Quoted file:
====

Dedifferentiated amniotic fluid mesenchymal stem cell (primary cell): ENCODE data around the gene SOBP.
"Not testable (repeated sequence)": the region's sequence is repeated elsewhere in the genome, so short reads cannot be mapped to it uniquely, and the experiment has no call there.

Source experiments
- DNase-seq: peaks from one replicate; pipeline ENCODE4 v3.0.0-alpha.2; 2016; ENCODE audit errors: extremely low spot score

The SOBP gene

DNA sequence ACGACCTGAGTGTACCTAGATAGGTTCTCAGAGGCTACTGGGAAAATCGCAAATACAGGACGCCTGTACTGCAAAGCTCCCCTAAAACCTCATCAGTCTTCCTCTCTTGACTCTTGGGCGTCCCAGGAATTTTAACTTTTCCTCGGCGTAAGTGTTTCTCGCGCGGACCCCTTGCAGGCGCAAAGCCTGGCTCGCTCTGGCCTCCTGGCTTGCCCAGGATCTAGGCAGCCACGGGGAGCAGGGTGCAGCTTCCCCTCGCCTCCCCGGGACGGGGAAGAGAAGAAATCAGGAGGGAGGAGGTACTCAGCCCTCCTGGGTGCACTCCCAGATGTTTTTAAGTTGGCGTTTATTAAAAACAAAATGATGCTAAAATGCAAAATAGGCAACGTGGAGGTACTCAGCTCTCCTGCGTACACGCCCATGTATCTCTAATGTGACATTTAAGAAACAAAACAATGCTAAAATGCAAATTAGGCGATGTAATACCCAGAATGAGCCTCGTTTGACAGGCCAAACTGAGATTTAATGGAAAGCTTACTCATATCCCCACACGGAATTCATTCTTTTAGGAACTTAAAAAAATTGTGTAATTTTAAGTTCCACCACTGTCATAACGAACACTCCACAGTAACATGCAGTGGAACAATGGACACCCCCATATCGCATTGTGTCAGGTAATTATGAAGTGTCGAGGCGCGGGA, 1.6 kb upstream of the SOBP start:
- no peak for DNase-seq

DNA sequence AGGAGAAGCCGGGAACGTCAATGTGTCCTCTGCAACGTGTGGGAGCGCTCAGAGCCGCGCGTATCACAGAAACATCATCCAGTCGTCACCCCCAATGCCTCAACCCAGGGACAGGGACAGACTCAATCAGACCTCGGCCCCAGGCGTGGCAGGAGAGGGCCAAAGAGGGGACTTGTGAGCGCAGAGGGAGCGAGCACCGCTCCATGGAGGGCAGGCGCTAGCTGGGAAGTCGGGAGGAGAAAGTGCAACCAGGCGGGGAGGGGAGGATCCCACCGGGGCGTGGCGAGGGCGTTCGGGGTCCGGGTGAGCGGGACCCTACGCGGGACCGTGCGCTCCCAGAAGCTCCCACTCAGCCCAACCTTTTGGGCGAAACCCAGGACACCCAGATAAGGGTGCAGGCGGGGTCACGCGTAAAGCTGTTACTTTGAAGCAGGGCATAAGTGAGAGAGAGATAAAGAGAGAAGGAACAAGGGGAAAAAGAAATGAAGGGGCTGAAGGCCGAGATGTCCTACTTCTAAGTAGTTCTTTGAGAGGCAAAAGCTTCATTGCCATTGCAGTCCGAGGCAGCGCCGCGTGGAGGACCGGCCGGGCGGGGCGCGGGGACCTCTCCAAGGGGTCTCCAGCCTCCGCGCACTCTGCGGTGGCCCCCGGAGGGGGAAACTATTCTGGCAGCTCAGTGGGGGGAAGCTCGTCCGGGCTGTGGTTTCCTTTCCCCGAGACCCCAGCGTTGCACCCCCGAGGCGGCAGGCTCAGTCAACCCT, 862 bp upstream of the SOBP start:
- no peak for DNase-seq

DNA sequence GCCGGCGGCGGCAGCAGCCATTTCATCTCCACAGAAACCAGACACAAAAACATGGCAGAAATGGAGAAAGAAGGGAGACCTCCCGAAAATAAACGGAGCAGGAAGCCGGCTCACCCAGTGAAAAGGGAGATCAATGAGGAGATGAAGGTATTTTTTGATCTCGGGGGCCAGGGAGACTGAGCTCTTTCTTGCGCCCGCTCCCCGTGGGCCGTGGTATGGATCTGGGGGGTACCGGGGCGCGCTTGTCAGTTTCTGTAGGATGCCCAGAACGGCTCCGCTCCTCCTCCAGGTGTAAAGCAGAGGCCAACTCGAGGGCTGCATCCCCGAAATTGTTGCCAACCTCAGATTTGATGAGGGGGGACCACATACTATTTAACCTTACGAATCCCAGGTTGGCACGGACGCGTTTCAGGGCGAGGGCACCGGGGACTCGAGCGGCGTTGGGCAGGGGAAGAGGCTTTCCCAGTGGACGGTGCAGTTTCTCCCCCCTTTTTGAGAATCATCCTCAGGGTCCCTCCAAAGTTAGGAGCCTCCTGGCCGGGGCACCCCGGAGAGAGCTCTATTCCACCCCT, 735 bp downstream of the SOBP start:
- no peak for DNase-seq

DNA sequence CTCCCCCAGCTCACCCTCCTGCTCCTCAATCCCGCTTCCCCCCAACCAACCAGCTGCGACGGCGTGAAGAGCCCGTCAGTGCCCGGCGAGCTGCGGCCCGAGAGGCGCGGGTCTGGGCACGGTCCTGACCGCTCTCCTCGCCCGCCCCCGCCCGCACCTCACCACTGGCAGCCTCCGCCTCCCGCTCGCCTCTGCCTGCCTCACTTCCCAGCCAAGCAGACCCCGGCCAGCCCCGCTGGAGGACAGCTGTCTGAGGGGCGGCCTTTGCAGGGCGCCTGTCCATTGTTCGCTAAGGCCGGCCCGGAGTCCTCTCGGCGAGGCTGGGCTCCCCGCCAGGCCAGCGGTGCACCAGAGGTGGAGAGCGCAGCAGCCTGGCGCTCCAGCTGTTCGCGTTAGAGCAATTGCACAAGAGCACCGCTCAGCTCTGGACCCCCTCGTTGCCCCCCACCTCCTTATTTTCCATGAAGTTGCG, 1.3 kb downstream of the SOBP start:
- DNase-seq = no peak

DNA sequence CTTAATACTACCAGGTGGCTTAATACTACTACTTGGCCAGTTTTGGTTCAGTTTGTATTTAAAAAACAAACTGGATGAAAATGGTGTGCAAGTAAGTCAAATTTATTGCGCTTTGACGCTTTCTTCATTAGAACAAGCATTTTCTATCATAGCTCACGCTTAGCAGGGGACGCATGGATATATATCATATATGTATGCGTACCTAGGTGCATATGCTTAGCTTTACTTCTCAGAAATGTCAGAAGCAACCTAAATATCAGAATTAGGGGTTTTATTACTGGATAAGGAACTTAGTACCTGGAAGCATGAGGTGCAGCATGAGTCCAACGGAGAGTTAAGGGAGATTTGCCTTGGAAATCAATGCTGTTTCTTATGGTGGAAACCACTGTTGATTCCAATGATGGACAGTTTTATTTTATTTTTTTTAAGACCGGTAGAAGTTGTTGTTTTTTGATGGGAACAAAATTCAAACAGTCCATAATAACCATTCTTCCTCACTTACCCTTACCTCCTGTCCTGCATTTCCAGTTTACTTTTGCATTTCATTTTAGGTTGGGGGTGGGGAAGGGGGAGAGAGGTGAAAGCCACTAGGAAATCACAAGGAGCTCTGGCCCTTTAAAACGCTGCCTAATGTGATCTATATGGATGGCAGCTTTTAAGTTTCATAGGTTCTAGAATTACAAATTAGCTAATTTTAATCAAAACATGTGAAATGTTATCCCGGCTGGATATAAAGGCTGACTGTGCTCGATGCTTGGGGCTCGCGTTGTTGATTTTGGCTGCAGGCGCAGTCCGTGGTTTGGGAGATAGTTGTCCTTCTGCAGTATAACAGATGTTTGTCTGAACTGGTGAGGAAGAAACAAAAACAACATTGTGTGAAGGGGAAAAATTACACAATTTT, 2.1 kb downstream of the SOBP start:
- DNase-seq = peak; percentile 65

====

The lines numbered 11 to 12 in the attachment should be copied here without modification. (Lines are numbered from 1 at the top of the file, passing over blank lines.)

- no peak for DNase-seq

DNA sequence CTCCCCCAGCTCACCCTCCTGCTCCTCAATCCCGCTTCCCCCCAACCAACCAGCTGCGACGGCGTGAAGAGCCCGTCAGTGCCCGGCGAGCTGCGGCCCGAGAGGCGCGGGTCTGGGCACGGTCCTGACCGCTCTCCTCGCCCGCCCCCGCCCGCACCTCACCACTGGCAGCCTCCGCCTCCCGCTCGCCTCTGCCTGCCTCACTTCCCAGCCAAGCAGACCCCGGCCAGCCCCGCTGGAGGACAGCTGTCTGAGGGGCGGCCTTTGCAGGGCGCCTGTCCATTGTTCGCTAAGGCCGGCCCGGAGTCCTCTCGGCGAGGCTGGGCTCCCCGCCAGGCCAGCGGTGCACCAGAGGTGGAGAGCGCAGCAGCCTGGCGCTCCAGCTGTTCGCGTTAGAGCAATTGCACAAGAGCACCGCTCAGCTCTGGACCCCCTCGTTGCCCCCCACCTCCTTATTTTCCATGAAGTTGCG, 1.3 kb downstream of the SOBP start: